By Lee Alan Hill
Special to TelevisionWeek
Hollywood’s talent guilds have a variety of employment programs to increase diversity in the industry and are working with the Academy of Television Arts & Sciences, both by placing staff on the academy’s Diversity Committee and by participating in the academy’s upcoming diversity summit.
All the guilds keep statistics on minority and gender employment. In addition, their programs may serve as models for the dialogue on prioritizing diversity that ATAS Chairman Dick Askin hopes will begin at the Oct. 23 summit, “Television’s Challenges in Black, White and Multi-Color.”
The Screen Actors Guild has several programs geared toward diversity. For one, it has joined with the American Federation of Television & Radio Artists and partnered with ABC, CBS and NBC to organize diversity showcases” in which performers of color can audition for network casting directors for TV series roles. The showcases are held throughout the year in different cities. Some are open to SAG members only, others to nonmembers as well.
“The showcases have been going on for several years,” said Ilyanne Morden Kichaven, SAG’s national communications director. “Our goal is to increase casting opportunities so television better reflects the American scene. We have had success with the showcases, and we’re broadening them.” “This year we also had one for people with disabilities with CBS.”
SAG’s commitment to the cause of diversity is a long one, Ms. Kichaven said, pointing out that Lena Horne was a SAG board member in the 1940s, when the guild was advocating for less stereotypical screen images. Currently, SAG has numerous panels that highlight diversity and keeps an employment database.
The Directors Guild of America similarly has programs to bring the industry together with diverse talent. One of its programs is the ABC/DGA Fellowship, through which three prospective directors are matched with a director on an ABC series for a 36-week cycle of mentoring. Assignments to direct episodes sometimes emerge from this effort.
There is also the ABC Touchstone Diversity Initiative, which has just begun and will bring minority directors on board to helm at least 20 TV episodes.
“It is true that the employment statistics have been stagnant,” said Regina Render, the DGA’s special assignments executive. “Our latest statistics based on the top 40 TV series shows that 86 percent of the episodes were directed by Caucasian males-all the more reason why we’re dedicated to changing this and are working with companies such as ABC and Touchstone to make that happen.”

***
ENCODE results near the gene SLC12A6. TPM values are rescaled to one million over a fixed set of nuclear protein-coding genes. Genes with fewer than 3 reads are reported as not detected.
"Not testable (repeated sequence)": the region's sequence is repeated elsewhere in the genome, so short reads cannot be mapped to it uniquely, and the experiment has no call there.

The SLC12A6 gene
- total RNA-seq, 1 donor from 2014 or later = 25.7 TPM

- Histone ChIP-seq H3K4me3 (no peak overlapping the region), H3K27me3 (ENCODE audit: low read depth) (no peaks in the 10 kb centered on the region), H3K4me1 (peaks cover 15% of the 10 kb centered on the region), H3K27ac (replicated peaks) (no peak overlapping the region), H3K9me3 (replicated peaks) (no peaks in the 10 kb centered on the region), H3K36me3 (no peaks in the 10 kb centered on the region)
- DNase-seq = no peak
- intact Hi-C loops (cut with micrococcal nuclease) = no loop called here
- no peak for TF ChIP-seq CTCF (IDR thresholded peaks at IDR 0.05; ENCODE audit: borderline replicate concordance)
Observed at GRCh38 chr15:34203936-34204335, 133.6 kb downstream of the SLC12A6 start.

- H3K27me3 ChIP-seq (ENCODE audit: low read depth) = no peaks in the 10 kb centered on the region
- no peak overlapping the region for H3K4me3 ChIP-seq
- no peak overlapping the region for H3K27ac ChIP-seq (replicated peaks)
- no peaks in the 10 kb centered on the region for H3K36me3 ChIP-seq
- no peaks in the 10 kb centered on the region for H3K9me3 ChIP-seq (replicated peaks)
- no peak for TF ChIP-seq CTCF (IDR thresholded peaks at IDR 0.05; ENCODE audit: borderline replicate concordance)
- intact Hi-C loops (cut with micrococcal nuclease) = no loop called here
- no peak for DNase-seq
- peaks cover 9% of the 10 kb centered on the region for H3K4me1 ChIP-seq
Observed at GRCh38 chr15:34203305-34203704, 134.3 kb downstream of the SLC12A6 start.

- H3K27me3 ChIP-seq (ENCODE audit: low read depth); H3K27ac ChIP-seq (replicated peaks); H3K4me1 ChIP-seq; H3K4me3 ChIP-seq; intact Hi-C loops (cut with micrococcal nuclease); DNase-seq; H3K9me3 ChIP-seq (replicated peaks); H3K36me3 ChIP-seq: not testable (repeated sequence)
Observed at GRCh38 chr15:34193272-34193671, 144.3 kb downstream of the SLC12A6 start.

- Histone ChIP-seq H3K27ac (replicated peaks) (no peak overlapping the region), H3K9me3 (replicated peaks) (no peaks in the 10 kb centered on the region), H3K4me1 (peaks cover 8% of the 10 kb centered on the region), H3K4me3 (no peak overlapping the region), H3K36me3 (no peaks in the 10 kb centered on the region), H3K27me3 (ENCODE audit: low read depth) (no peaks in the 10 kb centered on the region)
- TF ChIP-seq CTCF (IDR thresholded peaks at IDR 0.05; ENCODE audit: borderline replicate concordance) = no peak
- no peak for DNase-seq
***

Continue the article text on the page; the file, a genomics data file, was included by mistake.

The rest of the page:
The DGA also has a Diversity Task Force, a Black Directors Committee and a Latino Directors Committee, all of which are focused on increasing employment and inclusion. The groups hold mixers, panels and other events at which both DGA minority members and nonmembers can meet directors as well as the producers who hire them. Many of these efforts are in conjunction with similar, member-based committees at the other guilds.
The guild’s programs focus not only on directors but also on assistant directors and unit production managers, whom the DGA also represents.
According to their spokespeople, neither SAG nor DGA programs have been in place long enough to identify a major success story-an individual who came through the showcase or similar program to gain ongoing employment. At the Writers Guild, however, the Writer’s Training Program has been in place in various forms since 1988, and the WGA can point to working writers whose break came this way. Among them are Paris Qualles, who is African American and whose credits as a series writer-producer include “China Beach” and “Law & Order,” and Silvia Cardenas, a Hispanic who produced “The Brothers Garcia.”
All the guilds have clauses in their Minimum Basic Agreements with the producers calling for “best faith efforts” in increasing minority and gender-based employment. Ms. Render said employment progress is monitored by data collection, and if a particular company is, in the estimation of the DGA, not progressing in due course, “the matter can go to grievance.”
The Producers Guild of America is not a union or a guild but rather an association and therefore does not have a collective bargaining agreement with the studios or networks. Still, Chris Green, the PGA’s director of communications, said the group is active in efforts to increase diversity.
Reflecting the Audience
The producers’ chief endeavor revolves around their annual Celebration of Diversity fund-raiser and awards show, now in its third year. The event, which was held this year Oct. 7, raises money for scholarships given to prospective minority, gay and lesbian producers at colleges including USC, UCLA and NYU. Other scholarships are awarded to the Inner City Filmmakers Foundation, a nonprofit Los Angeles group that seeks to train youth to work in the industry, more specifically in the technical end.
“We also try to bring a more diverse membership into our own guild,” Mr. Green said. “By increasing our numbers we can in turn increase employment in the industry. When you compare the employment and decision-makers in our industry with the audience for our programs, you see we don’t adequately reflect that audience. We realize we need to catch up, and we’re working toward that goal.”
IATSE, the union representing most of the below-the-line jobs in film and television, has no diversity programs either on a national level or at the union’s locals. Linda Jo Loftus, IATSE spokesperson, said, “Producers do the hiring. Talk to them.”